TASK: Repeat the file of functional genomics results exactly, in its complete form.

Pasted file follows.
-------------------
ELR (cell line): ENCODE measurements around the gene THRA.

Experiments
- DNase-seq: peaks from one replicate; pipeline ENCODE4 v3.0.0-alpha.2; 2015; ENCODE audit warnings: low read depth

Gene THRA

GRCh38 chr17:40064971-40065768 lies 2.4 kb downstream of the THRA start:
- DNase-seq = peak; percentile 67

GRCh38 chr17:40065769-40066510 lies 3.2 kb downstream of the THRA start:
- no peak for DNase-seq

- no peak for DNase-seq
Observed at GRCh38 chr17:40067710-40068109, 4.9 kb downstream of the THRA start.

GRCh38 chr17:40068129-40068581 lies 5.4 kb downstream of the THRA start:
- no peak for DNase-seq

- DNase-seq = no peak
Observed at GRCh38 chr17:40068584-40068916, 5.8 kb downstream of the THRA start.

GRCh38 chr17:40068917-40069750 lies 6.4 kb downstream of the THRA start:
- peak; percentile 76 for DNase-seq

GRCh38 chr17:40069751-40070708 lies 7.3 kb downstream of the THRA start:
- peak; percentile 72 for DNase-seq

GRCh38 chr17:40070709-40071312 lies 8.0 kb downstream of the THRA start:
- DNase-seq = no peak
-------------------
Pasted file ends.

ELR (cell line): ENCODE measurements around the gene THRA.

Experiments
- DNase-seq: peaks from one replicate; pipeline ENCODE4 v3.0.0-alpha.2; 2015; ENCODE audit warnings: low read depth

Gene THRA

GRCh38 chr17:40064971-40065768 lies 2.4 kb downstream of the THRA start:
- DNase-seq = peak; percentile 67

GRCh38 chr17:40065769-40066510 lies 3.2 kb downstream of the THRA start:
- no peak for DNase-seq

- no peak for DNase-seq
Observed at GRCh38 chr17:40067710-40068109, 4.9 kb downstream of the THRA start.

GRCh38 chr17:40068129-40068581 lies 5.4 kb downstream of the THRA start:
- no peak for DNase-seq

- DNase-seq = no peak
Observed at GRCh38 chr17:40068584-40068916, 5.8 kb downstream of the THRA start.

GRCh38 chr17:40068917-40069750 lies 6.4 kb downstream of the THRA start:
- peak; percentile 76 for DNase-seq

GRCh38 chr17:40069751-40070708 lies 7.3 kb downstream of the THRA start:
- peak; percentile 72 for DNase-seq

GRCh38 chr17:40070709-40071312 lies 8.0 kb downstream of the THRA start:
- DNase-seq = no peak